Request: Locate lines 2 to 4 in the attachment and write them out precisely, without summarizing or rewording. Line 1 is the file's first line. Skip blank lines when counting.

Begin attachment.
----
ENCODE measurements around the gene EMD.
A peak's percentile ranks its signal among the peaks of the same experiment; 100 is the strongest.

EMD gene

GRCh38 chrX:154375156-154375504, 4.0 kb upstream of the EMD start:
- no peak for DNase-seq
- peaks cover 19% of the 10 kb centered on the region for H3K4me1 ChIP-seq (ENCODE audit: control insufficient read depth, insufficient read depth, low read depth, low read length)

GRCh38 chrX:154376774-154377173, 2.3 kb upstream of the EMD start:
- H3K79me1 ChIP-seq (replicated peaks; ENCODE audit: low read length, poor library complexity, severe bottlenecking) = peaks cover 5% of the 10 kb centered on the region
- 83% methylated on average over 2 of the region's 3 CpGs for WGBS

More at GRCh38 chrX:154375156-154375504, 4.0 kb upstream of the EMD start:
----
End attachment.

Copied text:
A peak's percentile ranks its signal among the peaks of the same experiment; 100 is the strongest.

EMD gene

GRCh38 chrX:154375156-154375504, 4.0 kb upstream of the EMD start: